“Oil companies have to be part of the solution. They don’t demonize oil and gas companies, they are partners and they have the money to invest and they can do skills training that can transfer to renewables.”

Ms. White continued to stress the importance of a quality education system that produces young people with the skills needed to thrive in the renewable energy sector.

A recurring theme during the meeting was the difficulty some oil and gas workers have had in transferring their skills to offshore wind power generation.

In terms of job opportunities, “It’s the way forward, there’s a lot of work out there,” commented Devlin, who has transitioned himself from the oil industry to renewables.

The discussion focused on skills passports, allowing workers to move seamlessly between the two industries without having to spend thousands of pounds on the retraining needed to obtain the necessary certifications.

Susan Chalmers, who participated from the hall, said: “There are skills passports but no transferability for health and safety training, which is different for industries.

“It’s the prickly mass.”

Chalmers added that while there was a lot of focus on discussions of oil extraction, hydrocarbons needed to be used for plastics rather than fuels and what was going to be used as a replacement for a material that is ubiquitous in modern society.

Acquiring people with the right skills was not just an issue for the renewable energy sector, said Consultant Warren, who owns Gateway Control Systems, but a much broader one.

She continued, “You have to remember that we have a large population and workforce, it’s about how do we get more young people to apply with the right skills.”

“It’s not just about the oil sector, it’s about giving everyone the right skills.

“With an aging workforce, we have to help people continue to work in a way that allows them to share their knowledge and experience.”

Infrastructure has also formed the basis of much of the discussion, with views divided over Scotland’s ability to manufacture the elements needed to expand its renewable energy industry, much of which is currently manufactured in the Far East and shipped to Scotland, according to contributors to the meeting. The impact of this on the carbon footprint has also been noted.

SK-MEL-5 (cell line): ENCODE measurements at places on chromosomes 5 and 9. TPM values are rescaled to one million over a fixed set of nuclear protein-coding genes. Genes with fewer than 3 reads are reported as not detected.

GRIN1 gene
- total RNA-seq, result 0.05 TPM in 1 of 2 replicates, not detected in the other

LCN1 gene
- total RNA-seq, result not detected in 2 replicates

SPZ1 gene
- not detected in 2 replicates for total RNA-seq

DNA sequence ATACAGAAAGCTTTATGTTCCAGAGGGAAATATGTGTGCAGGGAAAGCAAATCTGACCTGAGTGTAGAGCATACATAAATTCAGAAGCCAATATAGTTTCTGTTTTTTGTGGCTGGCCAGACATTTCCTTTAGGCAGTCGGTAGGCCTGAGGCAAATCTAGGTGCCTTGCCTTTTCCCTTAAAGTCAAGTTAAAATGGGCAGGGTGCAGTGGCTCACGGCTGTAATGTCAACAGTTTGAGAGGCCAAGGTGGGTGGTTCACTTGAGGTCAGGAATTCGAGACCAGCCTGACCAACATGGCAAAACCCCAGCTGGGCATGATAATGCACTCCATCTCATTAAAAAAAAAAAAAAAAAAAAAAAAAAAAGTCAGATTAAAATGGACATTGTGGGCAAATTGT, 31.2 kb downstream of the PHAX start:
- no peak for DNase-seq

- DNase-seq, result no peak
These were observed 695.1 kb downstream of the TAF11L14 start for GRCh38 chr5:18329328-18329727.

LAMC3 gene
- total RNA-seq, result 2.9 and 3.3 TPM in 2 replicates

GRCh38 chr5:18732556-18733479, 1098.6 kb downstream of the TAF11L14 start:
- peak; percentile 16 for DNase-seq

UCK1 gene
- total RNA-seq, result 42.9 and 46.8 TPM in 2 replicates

Consultant Keith noted that the offshore manufacturing industry had previously been established in the likes of Nigg and Ardersier.

“It’s been done before, and we can do it again,” he added.

Infrastructure isn’t just about manufacturing, Devlin added, but includes the likes of adequate hotel accommodations at crew change ports – something he said he lacks at Buckie.

Mr. Blair urged those present at the meeting not to forget that profit still belongs to the oil companies and, for him, was the root cause of the cost-of-living problems facing society.

He said: “In a recent report by Unite, the 350 largest publicly listed companies – not just oil and gas companies – have seen their profit margins increase by 89 per cent since before the pandemic.

“The cost of living crisis is really a crisis of greed.”

At the end of the meeting, it was decided to take things further, including inviting other MSPs and influencers to a future meeting.

BLOB More on this story at www.grampianonline.co.uk